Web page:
summary: anti-misting additive for jet fuel to avoid crash explosions

From: (Jonathan Thornburg)
Date:         27 Apr 95 02:53:16 
Organization: The University of British Columbia
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A few weeks ago I posted a query to this newsgroup

| Fire is probably the #1 hazard in (jet) aircraft crashes.  Puddles
| of spilled fuel aren't very flammable, but the mechanical and wind
| shearing of a high-speed crash tends to atomize spilled fuel, and a
| fine mist of fuel is highly explosive due to its huge surface/volume
| ratio.
| Some years ago, I read in some aviation magazine (nice ambiguous
| reference there :-) ) about an FAA project to develop an anti-atomizing
| fuel additive to reduce this fire hazard.  As I recall, the additive
| was a long-chain polymer (sort of like spagetti) which greatly increased
| the fuel's effective viscosity when rapidly sheared.  The system
| incorporated a "degrader" (I don't recall how it worked) to remove
| the polymer within the engines just before the fuel was burned.
| The additive and the equipment involved were fairly cheap (I recall
| ~$50K per aircraft, and less than 1% increase in the fuel cost),
| light (I think ~50 kg per aircraft), and worked well in tests.  Alas,
| when the FAA staged a test crash of a remote-controlled B720, the
| crash turned out to be a lot more violent than they planned, and the
| aircraft exploded in a fireball despite the additive.  (I remember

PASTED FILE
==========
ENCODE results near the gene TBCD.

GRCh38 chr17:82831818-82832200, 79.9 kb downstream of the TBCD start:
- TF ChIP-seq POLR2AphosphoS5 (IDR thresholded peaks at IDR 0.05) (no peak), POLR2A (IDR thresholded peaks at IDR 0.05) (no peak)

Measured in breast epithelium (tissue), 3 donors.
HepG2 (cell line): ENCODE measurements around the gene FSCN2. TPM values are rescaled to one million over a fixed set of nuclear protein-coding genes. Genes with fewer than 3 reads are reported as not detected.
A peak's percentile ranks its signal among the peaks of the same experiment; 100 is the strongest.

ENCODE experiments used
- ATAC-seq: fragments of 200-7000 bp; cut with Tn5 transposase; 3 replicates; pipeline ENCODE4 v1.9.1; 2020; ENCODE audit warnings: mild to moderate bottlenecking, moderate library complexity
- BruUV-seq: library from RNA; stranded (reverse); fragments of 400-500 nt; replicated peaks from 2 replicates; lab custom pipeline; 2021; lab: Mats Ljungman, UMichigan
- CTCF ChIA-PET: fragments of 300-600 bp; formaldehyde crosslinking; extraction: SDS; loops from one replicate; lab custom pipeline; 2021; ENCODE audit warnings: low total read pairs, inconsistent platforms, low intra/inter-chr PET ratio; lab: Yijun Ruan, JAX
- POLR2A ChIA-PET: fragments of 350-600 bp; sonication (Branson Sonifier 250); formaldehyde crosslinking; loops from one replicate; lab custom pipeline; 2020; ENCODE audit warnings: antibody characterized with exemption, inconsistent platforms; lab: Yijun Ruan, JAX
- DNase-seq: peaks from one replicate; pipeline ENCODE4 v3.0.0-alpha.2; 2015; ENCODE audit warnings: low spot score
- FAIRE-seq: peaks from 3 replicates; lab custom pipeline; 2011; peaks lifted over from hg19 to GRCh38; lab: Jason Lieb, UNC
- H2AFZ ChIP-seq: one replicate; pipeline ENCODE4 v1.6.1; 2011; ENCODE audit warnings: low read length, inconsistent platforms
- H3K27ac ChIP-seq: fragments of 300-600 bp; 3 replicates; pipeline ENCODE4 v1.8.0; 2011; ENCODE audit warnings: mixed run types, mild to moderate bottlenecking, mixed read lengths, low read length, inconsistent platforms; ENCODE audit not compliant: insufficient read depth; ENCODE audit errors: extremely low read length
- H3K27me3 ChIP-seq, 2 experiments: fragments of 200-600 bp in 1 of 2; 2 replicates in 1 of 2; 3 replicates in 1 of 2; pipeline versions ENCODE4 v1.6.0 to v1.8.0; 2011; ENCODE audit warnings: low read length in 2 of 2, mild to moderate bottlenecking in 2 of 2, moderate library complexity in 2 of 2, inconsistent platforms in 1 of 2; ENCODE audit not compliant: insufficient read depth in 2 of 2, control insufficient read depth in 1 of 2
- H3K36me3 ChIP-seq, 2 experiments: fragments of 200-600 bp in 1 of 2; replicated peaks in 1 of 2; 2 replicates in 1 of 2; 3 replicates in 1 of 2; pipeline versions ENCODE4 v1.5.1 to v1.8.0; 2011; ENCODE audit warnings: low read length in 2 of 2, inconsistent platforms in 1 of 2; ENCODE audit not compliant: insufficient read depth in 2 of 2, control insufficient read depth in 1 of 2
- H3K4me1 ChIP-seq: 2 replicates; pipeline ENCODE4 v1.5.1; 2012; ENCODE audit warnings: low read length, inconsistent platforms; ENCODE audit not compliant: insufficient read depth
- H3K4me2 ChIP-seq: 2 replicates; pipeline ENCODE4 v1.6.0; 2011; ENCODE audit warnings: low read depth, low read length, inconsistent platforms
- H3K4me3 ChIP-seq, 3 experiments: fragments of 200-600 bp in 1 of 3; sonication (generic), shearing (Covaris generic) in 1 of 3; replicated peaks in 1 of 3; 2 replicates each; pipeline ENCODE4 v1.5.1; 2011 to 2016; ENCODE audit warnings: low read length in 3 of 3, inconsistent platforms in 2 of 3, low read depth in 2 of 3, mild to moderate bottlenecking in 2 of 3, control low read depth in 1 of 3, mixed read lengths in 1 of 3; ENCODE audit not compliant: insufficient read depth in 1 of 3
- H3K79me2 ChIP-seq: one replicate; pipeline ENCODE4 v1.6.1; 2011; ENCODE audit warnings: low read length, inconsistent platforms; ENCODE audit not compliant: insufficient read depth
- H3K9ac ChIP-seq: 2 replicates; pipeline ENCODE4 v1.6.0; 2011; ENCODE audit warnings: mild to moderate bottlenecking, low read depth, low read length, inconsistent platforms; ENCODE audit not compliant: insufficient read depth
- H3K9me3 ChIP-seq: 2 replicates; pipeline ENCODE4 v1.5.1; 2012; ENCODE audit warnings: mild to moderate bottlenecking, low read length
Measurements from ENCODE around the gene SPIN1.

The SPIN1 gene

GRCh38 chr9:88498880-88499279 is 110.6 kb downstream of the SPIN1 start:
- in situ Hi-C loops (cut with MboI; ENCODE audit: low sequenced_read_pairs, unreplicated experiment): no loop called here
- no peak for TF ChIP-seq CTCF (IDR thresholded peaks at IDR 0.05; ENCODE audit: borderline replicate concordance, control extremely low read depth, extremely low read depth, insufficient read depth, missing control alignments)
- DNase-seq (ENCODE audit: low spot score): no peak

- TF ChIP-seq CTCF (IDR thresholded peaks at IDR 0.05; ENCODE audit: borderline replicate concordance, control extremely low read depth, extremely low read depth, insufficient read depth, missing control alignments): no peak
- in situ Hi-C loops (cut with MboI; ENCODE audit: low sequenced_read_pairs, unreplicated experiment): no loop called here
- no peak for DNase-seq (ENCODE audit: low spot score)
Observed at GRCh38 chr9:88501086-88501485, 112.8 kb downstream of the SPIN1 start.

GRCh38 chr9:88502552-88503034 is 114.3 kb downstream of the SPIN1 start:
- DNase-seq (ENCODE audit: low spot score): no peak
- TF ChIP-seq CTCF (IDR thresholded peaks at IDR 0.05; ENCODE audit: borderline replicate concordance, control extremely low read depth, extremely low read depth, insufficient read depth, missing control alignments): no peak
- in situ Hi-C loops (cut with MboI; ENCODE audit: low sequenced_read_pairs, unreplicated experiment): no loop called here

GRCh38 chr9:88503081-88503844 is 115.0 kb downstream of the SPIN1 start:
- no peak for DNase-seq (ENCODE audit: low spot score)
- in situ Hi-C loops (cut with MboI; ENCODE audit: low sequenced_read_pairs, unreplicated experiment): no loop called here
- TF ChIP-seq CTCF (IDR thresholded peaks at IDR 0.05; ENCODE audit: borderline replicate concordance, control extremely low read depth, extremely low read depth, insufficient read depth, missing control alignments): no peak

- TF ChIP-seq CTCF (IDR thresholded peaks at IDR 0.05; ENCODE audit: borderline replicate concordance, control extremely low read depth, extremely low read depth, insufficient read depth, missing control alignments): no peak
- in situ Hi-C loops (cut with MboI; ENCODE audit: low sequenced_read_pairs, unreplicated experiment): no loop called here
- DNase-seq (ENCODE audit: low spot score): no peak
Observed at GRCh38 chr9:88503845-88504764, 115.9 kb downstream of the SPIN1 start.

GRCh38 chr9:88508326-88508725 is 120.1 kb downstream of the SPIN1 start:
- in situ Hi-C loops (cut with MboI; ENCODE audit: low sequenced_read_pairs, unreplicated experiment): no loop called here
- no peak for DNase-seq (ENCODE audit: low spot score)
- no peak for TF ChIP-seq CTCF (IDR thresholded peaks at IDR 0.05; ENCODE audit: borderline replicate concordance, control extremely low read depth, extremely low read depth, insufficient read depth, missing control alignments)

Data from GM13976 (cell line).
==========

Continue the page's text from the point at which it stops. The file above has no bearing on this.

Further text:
| a photo of the test crash in the article I read.)

and asking for more information.

Thank you to everyone who responded.  This posting is a summary of
the replies.

The degrader was a gear-pump device which chopped the polymer up into
small pieces.

For the test crash, the FAA had placed metal "can-openers" on the
ground to shear the wings open.  Unfortunately, the plane was slightly
off course and banking when it hit, and one of the engines struck a
can-opener, resulting in a big fireball.  Several people had seen
footage of this on a PBS program called "Why Planes Burn".  (Apparently
the fireball was actually somewhat less intense than it looked; the
paint on one side of the aircraft was only soot-covered, not burned.)

As to why the project was dropped, there seem to have been several
- The airline industry opposed the scheme on the grounds of cost.
  (As I should have pointed out in my original posting, even a small
  fraction of 1% fuel cost increase is considered very significant
  by the industry.)
- There were concerns about the possibility of incompletely-chopped-up
  polymer molecules from "normal" operation interfering with the
  fuel system in some unspecified manner.
- There were concerns about the possibility of the degrader failing
  in flight.  (This would cause the engines to clog and flameout.)
- The test crash was a spectacular failure.  One person suggested
  that this demonstrated that the underlying concept was invalid, but
  to me that seems an over-generalization from a single failure.  In
  any case, the failure certainly made it easier for the FAA to drop
  the project.
My own assessment is that (as with most cost-vs-safety tradeoffs in
the aviation industry) the cost concerns were the key factor.

Noone mentioned of any further work on this scheme after the FAA dropped
its project.

Fortunately, even with mistable fuel, per-boarding death rates in
scheduled air transport are still down around (world average) 1e-6
(~1e3 fatalities/year out of ~1e9 boardings/year worldwide), which
is pretty tiny.  I'm (a lot) more nervous driving for 1/2 a day on
a highway than flying across a continent.

(((I only get to read news once a month or so, so if you post a
followup to this article, please E-mail me a copy.  Thanks.)))

- Jonathan Thornburg
  U of British Columbia / Physics Dept / <>
  "Washing one's hands of the conflict between the powerful and the powerless
   means to side with the powerful, not to be neutral." - Freire / OXFAM